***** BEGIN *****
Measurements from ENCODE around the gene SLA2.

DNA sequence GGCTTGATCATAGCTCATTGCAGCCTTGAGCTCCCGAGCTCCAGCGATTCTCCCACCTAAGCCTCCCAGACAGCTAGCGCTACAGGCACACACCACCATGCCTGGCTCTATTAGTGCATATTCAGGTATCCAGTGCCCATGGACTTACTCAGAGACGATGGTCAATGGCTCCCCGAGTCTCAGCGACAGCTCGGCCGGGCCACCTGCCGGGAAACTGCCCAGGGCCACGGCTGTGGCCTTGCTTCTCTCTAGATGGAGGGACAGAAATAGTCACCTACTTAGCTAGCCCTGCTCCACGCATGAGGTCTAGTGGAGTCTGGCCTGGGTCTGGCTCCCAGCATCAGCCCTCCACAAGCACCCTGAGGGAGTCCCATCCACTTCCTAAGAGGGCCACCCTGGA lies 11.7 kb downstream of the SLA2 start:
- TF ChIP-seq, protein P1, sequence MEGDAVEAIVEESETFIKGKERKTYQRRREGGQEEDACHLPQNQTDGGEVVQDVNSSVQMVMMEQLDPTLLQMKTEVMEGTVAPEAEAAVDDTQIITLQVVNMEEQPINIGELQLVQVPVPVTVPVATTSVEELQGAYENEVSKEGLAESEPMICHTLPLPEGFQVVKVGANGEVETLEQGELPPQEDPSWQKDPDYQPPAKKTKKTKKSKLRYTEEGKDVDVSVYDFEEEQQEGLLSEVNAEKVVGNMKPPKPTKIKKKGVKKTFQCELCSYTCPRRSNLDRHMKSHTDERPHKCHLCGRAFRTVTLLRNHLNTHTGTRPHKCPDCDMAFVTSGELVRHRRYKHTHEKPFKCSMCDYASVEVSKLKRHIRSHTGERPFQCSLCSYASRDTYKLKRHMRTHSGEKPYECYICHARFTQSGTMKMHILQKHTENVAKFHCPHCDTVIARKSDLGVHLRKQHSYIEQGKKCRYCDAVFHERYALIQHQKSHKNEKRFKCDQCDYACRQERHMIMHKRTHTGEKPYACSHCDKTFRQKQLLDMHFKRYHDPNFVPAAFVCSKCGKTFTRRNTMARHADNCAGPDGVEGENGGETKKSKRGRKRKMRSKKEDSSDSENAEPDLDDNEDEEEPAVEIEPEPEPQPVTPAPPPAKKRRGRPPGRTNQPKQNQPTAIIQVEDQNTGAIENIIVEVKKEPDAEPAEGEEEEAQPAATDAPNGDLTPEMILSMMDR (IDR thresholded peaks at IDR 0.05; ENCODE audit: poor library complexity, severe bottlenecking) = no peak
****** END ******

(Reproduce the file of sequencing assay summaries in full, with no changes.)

Measurements from ENCODE around the gene SLA2.

DNA sequence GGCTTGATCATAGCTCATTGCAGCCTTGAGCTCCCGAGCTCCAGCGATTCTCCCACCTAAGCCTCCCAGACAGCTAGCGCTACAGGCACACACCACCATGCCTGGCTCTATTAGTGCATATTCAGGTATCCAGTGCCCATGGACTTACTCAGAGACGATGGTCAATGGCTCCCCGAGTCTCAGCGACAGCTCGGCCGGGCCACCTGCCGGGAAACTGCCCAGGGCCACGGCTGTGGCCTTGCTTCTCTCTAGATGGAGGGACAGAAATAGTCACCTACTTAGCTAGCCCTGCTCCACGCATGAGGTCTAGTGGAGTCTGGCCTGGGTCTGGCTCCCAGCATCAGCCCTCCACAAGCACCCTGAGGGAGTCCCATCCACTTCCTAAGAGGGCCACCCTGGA lies 11.7 kb downstream of the SLA2 start:
- TF ChIP-seq, protein P1, sequence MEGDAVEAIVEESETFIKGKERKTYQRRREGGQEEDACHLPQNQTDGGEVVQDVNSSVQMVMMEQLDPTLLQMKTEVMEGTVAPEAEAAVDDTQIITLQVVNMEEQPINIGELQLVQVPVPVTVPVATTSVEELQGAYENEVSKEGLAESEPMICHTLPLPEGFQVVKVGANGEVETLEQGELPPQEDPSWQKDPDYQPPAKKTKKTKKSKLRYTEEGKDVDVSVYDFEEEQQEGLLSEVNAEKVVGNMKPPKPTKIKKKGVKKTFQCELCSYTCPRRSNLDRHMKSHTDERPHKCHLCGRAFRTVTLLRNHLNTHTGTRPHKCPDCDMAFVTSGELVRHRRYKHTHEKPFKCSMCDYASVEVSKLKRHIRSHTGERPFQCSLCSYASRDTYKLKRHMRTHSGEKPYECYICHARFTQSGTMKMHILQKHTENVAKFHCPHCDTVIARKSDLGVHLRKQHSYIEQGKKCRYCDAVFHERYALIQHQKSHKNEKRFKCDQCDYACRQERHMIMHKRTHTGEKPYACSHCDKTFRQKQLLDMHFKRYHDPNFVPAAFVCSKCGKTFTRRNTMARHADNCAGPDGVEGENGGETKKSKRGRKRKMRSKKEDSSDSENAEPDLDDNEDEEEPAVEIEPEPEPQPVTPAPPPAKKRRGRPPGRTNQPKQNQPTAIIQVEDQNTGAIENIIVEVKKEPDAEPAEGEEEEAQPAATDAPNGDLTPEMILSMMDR (IDR thresholded peaks at IDR 0.05; ENCODE audit: poor library complexity, severe bottlenecking) = no peak